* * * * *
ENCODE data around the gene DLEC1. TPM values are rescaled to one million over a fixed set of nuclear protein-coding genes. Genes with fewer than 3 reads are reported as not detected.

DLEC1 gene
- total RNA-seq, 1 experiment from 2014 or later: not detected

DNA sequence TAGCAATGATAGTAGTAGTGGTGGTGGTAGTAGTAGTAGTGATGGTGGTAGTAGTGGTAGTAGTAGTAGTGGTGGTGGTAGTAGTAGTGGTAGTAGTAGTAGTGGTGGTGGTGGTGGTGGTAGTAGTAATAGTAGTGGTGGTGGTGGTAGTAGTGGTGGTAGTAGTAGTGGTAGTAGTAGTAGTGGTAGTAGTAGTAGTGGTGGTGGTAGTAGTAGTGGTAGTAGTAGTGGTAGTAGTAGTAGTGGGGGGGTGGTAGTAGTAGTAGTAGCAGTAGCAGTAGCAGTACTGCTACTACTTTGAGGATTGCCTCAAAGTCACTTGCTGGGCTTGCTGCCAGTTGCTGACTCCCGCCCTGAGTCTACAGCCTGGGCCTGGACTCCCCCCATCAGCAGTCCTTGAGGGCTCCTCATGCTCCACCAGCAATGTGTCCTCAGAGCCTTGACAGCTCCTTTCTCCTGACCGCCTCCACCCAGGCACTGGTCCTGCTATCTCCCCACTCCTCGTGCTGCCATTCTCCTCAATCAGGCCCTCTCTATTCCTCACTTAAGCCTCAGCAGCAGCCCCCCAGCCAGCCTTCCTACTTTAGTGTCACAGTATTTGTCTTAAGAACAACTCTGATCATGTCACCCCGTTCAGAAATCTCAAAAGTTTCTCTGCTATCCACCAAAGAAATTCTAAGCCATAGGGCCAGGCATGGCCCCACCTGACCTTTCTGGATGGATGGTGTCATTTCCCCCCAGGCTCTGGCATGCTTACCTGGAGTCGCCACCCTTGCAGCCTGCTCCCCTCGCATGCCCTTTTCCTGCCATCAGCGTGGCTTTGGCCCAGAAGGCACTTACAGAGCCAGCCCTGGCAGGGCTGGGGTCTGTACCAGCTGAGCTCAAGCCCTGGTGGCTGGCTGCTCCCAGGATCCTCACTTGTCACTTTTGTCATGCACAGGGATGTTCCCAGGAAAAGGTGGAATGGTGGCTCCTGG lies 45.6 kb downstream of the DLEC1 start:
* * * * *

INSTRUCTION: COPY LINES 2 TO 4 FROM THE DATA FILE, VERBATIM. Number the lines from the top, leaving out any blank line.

DLEC1 gene
- total RNA-seq, 1 experiment from 2014 or later: not detected

DNA sequence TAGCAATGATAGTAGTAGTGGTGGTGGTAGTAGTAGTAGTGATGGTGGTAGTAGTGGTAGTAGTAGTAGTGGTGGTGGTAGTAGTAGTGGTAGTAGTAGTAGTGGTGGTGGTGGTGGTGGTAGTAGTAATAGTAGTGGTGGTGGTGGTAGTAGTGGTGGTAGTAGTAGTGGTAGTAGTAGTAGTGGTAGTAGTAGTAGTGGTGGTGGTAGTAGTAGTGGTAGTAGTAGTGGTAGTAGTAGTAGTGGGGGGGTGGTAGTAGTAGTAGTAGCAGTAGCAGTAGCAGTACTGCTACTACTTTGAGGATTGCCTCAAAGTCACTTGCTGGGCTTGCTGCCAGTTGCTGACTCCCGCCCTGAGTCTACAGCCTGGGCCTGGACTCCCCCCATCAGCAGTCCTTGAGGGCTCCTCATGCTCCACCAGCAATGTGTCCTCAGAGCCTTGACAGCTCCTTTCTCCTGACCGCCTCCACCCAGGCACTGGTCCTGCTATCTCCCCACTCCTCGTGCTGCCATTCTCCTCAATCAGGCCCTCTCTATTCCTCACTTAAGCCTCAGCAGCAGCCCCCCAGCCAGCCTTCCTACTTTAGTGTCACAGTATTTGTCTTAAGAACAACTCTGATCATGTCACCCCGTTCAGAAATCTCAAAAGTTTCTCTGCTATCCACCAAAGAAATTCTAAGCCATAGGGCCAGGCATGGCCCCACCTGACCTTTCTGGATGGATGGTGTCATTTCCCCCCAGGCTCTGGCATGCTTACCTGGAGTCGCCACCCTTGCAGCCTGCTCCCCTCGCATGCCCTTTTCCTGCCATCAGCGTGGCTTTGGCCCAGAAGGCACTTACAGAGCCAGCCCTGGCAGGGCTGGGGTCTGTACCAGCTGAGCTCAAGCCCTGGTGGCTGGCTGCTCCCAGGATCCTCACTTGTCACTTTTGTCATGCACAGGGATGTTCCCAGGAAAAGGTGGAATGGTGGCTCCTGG lies 45.6 kb downstream of the DLEC1 start: